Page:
Game Genre Evolution for Educational Games Introduction Mass media, such as radio and television, are complex combinations of channel and genre. Genres allow us to make distinctions and choices within a given medium largely on the basis of content and form, for example, talk shows, dramas, or sitcoms. Modern digital games have gained the status of mass medium  and genre are very evident. From the McLuhan perspective , the personal and social consequences of a medium result from the new functionalities that the medium affords the user. McLuhan made the observation that hot media exclude the user from the interpretation and control of the information while cool ones require an engagement of the user in the interpretation of the information. A digital game requires immediate interaction from the user. Digital games are by this definition very cool. Genre have a social role in providing common experiences and landmarks for our role as members of one or more communities, what Miller  describes as genre participation. Like other media, digital games have developed to the point of having classes of well described genre  and game genre continue to experience transformations often resulting in new genre. This work is part of a three year project, Simulations and Advanced Game Environments (SAGE) , to examine this new medium and to explore how games and simulations can be used in the context of learning. Our goal is to develop game architectures that support the development of new game genre that leverage the engagement of entertainment games into educational opportunities. That is, we will examine game genre that move us beyond the edu-entertainment we currently see. These would provide non-trivial environments with significant content and challenge as well as support engagement and collaboration. There is a similarity in the goals of learning objects and digital games that includes engagement, persistence, skill improvement, strategy, community, and collaboration. Can we create new genres of games that are engaging and can be shown to improve learning outcomes? Digital Game Genre In this paper, we describe game genre from the perspective of digital or cybergenre  using the triple (content, form, functionality). The content of digital games includes the narrative, scenario, challenge, and characters as well as the rules for engagement. The form of games varies widely from game boards and card decks to 2D and 3D worlds. Game functionality includes player and game interactions, player-to-player interactions, and team interactions, and control of game and player features. Digital games provide an extension for the player that removes many of the restriction of physical games and provides access to new cognitive immersive scenarios and worlds. Digital games have wide popular appeal, well articulated genres, and have become integrated into the social fabric of many cultures. Genre that we recognize in digital games include, first person shooter games, strategy games, sports games, board games, card games, and arcade games. The functionality provided by distributed and collaborative games presents a further opportunity to develop new genre of digital games that combine entertainment and social relevance. Games generate a high degree of motivation and engagement in the players. There is an intensity of the interaction and often a remarkable devotion (compulsion) to the game. If these attributes can be kept in tact throughout a transformation of the purpose of games from entertainment to an application area, such as education, then new genre would emerge that are strikingly familiar to the user but distinctly different in impact. Evolution of Genre for Educational Games Genres evolve by changing content, form, and/or functionality to exploit the new medium. Often entirely novel genre appears that have no counterpart in any previous medium, like the recent rash of "reality" shows on television. Often, however, evolution is more iterative. Educational games differ from entertainment games mainly by purpose. That is, there is a shift from playing the game for social and personal entertainment goals to learning and educational goals. We can expect that there will follow an evolution of genre to reflect this difference in purpose. The challenge then is to develop game genre that, like SimCity  "even though it is not a video game, plays like one." The latest version of Internet games, provide players with the autonomy to play against the computer, human players, or form teams of collaborators; basic functionality one also expects from an interactive learning environment. While the current focus of games is entertainment, a move to provide games with a focus on education will require the transformation of game structures and game design patterns into genre that support the educational values of collaboration, community building, skill practice, and complex challenges. Chapman  suggests that there should be increasing emphasis on the learner "situating" themselves in the world of study, to explore the possibilities in other worlds, and the view concepts and constructs from other perspectives, even take on multiple roles. Games do this. Early genre of educational games have been largely replications of traditional games genre with learning variations, such as Tic-tac-toe games with question answering interjected into turn taking and more recently quest style games where progress is dependent on progress through the course material. To make real progress educational game genre need to exploit the evolution of entertainment game genre. In the SAGE project we are working on new genre for educational games that are based on design patterns templates . Design patterns provide an opportunity to build modular game instances from classes of general components. We have recently developed with the IWK Children’s hospital a game for 6-10 year olds to reinforce behavioral intervention for children diagnosed with Irritable Bowel Disease (IBD). This intervention helps the children learn how to manage the symptoms of their own condition. Our goal was to design a short game with content relevant to IBD but with the form and functionality of a video game. We are in the pilot testing stage of this project and will examine changes in behavior (outcomes) within the group of children who play the game compared to those who only have access to the handbook. Conclusion Digital games support a high degree of interactivity and collaboration. Game genre have evolved and continue to evolve from replications of games in other media, to novel games only found in digital form, and now to complex social and collaborative games. Much can be learned from entertainment game genre that can be used in the development of games and applications used for educational rather than strictly entertainment goals. These games would need to present significant and clear educational challenges without losing the immersive appeal of other games. Digital games have an appeal that goes across a broad demographic and this supports our speculation that understanding games, game genre, and game interaction can be used to our advantage in educational contexts. In this paper we explore the role of genre in supporting that appeal. Acknowledgements. Funding for this work has been provided by SSHRC and NSERC of Canada. References  Chapman, M.L. 1999. Situated, Social, Active: Rewriting Genre in the Elementary Classroom. Written Communication. 16(4): 469-490.  McLuhan, M. 1995. Essential McLuhan. (Ed) E. McLuhan and F. Zingrone. House of Anansi Press. Concord, Ontario.  Miller, C.R. 1984. Genre as Social Action. Quarterly Journal in Speech. 70: 151-167.  SAGE. Simulation and Advanced Game Environments. 2004. Online at [www.cs.dal.ca/~sage]  Salen, K. and E. Zimmerman. 2004. Rules of Play: Game Design Fundamentals. MIT Press, Cambridge.  Turkle, S. 1995. Life on the Screen. Simon and Shuster. New York, USA.  Watters,C. and M.Shepherd. 1999. Cybergenre and Web Functionality. HICSS'32, Proceedings of the Thirty-second annual Hawaii International Conference on Systems Sciences. Digital Documents. Maui, Hawaii. 5-10 January.  Wolf, M.J.P. (ed) 2001. The Medium of the Video Game. University of Austin Press. Austin, Texas.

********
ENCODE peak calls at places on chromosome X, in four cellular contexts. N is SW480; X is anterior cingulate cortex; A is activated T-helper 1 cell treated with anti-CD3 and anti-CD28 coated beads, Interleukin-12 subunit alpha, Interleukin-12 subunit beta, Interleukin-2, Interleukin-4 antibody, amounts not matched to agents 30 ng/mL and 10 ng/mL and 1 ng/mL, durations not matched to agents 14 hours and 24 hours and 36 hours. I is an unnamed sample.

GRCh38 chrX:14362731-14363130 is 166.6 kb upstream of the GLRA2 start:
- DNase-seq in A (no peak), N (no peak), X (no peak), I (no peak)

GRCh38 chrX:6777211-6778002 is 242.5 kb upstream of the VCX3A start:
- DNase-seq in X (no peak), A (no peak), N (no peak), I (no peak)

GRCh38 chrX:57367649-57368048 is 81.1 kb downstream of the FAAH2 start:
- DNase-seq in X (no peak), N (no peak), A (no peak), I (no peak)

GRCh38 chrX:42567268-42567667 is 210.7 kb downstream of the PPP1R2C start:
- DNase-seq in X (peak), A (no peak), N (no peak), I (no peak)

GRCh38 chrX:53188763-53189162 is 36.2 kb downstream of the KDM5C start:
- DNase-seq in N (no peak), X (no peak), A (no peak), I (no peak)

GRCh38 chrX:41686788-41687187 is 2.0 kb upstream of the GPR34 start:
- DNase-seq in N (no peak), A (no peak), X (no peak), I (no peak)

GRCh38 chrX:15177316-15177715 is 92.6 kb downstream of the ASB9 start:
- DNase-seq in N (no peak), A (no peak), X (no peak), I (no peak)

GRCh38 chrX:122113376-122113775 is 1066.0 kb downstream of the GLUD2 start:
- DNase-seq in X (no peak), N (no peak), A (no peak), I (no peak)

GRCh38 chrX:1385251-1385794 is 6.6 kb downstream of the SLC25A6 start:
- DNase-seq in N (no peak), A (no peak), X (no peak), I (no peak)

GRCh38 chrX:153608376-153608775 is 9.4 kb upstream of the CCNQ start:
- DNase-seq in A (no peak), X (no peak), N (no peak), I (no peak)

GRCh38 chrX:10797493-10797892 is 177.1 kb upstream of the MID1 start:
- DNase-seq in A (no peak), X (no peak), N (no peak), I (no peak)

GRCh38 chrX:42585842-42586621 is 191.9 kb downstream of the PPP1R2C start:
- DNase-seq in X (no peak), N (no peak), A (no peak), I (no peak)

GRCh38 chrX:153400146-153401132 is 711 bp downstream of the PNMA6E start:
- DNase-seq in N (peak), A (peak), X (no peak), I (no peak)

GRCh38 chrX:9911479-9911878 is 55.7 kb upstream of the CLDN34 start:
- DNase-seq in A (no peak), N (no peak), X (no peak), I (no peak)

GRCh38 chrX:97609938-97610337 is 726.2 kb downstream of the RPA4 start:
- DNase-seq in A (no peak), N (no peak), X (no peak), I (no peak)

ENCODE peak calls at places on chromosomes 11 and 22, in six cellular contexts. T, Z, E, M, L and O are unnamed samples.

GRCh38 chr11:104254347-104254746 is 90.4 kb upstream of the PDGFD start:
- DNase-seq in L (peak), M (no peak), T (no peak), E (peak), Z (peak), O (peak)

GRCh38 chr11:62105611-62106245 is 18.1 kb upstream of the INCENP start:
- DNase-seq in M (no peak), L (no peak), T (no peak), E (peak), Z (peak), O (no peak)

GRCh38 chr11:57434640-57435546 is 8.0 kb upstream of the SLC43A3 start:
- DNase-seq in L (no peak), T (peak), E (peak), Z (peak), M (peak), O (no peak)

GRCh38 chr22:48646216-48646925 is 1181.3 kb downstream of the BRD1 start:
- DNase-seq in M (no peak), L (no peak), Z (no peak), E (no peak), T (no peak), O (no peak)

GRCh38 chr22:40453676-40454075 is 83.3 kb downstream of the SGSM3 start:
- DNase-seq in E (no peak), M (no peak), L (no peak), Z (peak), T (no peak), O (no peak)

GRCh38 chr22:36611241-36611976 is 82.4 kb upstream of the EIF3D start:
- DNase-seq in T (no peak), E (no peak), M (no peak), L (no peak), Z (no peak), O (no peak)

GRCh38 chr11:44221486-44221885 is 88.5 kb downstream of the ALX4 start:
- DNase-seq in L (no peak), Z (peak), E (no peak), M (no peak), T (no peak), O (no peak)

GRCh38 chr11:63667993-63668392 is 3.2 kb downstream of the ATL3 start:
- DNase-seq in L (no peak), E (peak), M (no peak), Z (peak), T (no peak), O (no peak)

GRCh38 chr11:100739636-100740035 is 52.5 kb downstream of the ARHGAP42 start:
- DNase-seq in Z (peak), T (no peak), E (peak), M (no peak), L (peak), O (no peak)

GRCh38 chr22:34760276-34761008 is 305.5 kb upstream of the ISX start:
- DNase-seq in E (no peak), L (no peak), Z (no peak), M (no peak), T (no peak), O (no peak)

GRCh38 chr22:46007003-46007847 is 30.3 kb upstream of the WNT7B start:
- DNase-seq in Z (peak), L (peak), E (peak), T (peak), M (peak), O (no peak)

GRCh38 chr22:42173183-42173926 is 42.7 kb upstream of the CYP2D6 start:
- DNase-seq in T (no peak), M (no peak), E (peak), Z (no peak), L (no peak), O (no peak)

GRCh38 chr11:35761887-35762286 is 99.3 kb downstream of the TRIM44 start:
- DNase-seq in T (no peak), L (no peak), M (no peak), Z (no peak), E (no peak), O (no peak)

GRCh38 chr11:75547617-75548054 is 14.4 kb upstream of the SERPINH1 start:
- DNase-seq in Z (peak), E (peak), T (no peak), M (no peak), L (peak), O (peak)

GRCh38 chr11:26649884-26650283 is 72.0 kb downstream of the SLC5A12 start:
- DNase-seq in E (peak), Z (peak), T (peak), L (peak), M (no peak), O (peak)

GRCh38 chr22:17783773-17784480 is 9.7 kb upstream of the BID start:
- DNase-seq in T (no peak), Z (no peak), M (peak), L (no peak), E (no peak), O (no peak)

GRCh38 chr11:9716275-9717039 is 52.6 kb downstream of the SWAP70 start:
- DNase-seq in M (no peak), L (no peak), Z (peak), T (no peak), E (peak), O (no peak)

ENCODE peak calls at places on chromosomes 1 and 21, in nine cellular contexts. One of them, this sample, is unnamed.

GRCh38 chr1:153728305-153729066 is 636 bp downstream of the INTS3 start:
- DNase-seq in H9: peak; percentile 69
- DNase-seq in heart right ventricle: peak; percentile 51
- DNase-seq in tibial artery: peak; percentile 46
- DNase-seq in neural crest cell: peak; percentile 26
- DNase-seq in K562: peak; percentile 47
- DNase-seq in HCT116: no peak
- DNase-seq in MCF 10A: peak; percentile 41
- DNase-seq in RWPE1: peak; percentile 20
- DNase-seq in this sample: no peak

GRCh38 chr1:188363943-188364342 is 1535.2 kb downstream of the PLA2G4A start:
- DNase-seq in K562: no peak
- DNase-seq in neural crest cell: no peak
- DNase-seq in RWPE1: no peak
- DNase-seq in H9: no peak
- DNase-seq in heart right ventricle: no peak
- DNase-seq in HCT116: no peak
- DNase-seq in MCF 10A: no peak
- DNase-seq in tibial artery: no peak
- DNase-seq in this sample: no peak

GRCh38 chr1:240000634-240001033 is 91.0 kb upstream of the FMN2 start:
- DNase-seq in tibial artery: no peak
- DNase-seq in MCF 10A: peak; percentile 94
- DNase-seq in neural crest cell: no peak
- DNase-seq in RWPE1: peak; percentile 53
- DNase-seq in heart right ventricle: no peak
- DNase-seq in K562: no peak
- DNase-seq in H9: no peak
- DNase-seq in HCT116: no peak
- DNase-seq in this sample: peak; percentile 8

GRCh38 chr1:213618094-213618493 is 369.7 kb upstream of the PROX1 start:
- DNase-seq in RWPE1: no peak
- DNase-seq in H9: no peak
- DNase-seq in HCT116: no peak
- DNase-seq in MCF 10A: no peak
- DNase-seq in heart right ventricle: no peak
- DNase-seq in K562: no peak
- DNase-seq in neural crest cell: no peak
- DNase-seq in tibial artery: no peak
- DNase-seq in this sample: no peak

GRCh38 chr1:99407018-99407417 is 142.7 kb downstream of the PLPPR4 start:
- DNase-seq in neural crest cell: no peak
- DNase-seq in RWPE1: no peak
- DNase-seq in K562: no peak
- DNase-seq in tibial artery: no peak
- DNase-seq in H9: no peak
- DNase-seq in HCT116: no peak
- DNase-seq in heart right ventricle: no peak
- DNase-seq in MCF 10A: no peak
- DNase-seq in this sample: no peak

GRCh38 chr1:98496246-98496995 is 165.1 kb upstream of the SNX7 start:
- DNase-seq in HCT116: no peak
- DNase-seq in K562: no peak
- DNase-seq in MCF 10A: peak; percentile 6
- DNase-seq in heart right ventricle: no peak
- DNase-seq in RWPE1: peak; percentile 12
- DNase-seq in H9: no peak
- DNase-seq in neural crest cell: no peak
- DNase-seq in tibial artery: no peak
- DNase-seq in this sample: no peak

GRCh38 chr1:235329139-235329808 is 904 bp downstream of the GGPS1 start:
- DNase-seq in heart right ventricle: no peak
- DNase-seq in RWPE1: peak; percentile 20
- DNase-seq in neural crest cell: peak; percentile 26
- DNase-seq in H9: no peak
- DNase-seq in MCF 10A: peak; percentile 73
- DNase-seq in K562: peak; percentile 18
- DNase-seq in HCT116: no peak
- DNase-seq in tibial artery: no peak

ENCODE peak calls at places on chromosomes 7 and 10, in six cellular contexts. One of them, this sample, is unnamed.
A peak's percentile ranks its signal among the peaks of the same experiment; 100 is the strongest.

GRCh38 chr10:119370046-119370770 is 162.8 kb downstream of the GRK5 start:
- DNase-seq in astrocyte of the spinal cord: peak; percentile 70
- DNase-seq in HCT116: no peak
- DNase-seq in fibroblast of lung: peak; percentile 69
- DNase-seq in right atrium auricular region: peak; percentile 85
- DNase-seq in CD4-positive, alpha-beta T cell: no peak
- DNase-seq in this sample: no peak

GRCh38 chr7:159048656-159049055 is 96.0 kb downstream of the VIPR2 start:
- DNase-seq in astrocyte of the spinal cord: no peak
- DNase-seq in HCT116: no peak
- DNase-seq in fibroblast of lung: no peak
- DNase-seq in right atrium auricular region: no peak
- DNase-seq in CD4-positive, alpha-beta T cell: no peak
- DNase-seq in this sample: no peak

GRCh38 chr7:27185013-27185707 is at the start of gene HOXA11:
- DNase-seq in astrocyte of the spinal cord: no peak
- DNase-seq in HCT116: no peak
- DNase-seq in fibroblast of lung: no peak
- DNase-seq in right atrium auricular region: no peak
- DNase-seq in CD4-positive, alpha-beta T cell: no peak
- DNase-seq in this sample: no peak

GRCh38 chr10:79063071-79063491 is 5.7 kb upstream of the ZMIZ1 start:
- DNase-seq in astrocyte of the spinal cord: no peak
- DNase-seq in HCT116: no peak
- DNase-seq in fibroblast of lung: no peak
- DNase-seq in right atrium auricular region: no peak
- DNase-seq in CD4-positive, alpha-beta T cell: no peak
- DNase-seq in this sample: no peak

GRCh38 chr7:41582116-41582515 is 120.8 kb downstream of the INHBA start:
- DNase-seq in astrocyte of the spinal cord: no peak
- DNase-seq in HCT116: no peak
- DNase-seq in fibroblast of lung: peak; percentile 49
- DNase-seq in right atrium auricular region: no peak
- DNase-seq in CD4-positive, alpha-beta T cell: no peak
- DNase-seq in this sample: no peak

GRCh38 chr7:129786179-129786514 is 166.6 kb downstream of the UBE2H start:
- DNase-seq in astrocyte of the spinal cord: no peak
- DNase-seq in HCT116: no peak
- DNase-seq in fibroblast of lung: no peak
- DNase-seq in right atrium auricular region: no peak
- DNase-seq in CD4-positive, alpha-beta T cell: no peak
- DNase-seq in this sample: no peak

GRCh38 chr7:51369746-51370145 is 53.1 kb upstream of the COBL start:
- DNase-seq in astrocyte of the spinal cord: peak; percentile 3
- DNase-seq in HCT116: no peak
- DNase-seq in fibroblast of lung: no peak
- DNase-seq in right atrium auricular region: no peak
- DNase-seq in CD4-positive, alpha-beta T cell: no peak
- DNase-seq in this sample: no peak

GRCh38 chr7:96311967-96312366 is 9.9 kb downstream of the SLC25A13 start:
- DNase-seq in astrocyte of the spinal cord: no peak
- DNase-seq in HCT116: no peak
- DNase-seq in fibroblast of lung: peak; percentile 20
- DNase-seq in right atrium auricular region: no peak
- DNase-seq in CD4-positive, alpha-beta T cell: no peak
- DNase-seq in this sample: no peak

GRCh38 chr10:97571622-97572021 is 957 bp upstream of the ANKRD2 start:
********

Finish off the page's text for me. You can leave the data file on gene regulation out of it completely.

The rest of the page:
Contact: Carolyn Watters, Faculty of Computer Science, Dalhousie University, firstname.lastname@example.org